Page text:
At about 11:30 an elderly gentleman and his wife found a spot next to us. Like our earlier expert he was carrying a short wave radio. Unlike the man who had amused us so much earlier with his lack of knowledge, though, this guy really knew what he was talking about. I could tell by the way he’d answer questions I and others had. For instance, when I asked him what time he thought Fossett would land he replied, “I dunno’ really, I’ll tune in to the tower’s frequency and see what they’re saying.” That, I submit to you dear reader, was as close to pure science as I heard all day.

At about twelve-thirty we heard from one of the local media outlets that Global Flyer was going to land at 1:03. That report proved, like our first expert’s, to be about 44 minutes too optimistic.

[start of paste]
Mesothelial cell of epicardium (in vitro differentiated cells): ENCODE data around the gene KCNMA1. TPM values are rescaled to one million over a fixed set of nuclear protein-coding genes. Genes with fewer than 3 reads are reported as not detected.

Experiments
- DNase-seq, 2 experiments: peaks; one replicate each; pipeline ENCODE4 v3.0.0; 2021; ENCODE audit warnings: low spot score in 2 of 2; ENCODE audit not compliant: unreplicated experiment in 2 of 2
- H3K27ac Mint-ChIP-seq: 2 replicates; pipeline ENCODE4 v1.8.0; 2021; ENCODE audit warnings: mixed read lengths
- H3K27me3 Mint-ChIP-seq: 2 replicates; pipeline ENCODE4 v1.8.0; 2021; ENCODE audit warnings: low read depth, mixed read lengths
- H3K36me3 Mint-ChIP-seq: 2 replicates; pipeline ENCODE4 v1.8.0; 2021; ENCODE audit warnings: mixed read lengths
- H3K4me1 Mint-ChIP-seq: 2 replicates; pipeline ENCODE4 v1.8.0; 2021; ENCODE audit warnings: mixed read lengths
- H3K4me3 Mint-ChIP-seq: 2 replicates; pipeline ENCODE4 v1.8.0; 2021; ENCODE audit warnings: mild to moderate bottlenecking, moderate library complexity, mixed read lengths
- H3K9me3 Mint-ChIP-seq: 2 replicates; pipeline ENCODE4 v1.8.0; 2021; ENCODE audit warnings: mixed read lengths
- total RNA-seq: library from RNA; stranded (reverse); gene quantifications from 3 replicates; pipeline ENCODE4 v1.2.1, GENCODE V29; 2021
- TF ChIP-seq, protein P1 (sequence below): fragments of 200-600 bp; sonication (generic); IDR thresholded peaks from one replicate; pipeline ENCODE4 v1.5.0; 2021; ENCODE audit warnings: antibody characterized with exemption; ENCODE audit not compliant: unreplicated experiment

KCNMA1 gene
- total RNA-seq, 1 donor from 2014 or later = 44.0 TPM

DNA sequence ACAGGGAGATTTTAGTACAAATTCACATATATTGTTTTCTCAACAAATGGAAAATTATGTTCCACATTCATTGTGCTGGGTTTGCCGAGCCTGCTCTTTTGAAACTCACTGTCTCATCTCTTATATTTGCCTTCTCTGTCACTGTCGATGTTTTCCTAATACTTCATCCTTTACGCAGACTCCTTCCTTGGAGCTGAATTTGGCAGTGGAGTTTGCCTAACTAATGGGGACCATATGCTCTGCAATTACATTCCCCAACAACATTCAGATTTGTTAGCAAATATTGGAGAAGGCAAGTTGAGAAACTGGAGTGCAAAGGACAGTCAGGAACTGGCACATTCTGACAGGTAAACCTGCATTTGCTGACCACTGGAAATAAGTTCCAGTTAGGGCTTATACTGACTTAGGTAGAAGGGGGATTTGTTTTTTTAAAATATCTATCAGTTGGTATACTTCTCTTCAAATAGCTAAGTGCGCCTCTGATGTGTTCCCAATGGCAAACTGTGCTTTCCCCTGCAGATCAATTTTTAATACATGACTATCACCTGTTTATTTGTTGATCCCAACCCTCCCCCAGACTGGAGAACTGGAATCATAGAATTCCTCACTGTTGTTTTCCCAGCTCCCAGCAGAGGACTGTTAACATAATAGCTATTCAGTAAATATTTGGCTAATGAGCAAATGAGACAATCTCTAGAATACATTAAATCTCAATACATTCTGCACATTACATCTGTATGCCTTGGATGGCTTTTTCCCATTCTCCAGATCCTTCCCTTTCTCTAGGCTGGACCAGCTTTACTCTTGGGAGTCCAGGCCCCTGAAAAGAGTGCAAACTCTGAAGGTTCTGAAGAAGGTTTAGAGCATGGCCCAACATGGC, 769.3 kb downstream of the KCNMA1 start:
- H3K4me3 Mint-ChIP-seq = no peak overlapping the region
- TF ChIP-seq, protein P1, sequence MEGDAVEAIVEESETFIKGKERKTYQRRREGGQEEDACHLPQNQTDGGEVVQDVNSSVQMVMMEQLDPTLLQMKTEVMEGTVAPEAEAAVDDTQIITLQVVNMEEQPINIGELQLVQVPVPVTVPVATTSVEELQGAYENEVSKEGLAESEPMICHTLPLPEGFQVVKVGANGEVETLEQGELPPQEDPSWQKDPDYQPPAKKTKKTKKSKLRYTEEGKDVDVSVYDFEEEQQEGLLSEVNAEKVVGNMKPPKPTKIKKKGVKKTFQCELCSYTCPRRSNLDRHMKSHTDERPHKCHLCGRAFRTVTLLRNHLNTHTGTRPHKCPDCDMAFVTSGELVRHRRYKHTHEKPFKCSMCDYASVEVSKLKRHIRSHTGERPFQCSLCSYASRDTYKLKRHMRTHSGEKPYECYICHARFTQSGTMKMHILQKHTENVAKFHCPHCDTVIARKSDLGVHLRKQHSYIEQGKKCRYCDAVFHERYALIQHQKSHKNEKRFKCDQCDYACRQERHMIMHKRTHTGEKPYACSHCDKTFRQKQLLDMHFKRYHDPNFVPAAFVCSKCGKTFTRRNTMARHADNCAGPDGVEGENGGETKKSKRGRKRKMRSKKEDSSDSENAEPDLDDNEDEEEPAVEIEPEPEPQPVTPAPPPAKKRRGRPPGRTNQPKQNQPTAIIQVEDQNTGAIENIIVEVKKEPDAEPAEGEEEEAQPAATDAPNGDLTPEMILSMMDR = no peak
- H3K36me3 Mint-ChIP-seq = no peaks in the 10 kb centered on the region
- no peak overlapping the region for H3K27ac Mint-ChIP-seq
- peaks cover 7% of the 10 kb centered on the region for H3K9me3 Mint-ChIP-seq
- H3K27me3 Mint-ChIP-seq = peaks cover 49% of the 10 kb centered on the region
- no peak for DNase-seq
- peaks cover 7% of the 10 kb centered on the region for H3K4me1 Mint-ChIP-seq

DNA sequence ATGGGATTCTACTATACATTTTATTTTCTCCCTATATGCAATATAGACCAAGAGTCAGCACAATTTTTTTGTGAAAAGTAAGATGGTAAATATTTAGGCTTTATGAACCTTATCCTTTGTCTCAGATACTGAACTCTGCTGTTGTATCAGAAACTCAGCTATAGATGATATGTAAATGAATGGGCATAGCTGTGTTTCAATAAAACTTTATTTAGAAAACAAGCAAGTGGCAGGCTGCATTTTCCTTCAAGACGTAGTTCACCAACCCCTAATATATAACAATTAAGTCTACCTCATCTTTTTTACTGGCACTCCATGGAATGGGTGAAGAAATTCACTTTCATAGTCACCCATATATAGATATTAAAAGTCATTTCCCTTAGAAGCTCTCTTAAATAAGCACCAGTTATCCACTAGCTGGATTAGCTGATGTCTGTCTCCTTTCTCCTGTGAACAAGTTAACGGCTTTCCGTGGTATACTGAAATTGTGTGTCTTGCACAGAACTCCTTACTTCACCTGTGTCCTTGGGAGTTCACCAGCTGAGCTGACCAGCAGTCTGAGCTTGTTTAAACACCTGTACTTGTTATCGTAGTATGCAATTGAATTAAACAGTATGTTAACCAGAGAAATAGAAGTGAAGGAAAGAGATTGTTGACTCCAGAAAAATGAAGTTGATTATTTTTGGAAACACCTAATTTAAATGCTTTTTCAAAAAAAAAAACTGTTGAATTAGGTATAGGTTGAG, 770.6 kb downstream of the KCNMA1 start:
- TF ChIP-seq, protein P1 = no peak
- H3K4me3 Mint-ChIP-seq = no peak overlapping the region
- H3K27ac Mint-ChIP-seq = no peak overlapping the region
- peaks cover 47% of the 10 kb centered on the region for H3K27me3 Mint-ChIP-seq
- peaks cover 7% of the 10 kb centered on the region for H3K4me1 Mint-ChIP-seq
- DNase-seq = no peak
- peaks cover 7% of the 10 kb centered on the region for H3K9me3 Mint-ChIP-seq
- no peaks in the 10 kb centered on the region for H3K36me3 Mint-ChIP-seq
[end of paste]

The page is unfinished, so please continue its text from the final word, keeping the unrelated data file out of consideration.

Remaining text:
At 1:20 the airport made an announcement that, because of a wind change, the landing was going to be from the south. I looked back at the man with the goatee and saw that knowing look on his long face. He’d been redeemed, at least in part.

Nancy had been done some walking around and said that we might still be able to get a look at the landing if we moved further down to the north. It would be a long way off, but we could, from there, be able to see the south end of the runway. At about 1:40, as we were making our way north, the airport made another announcement. The wind had re-shifted and the landing was now going to be on the north end of the runway. I wondered as we found a place to settle in, how our resident expert must be now feeling about his sudden change in fortune.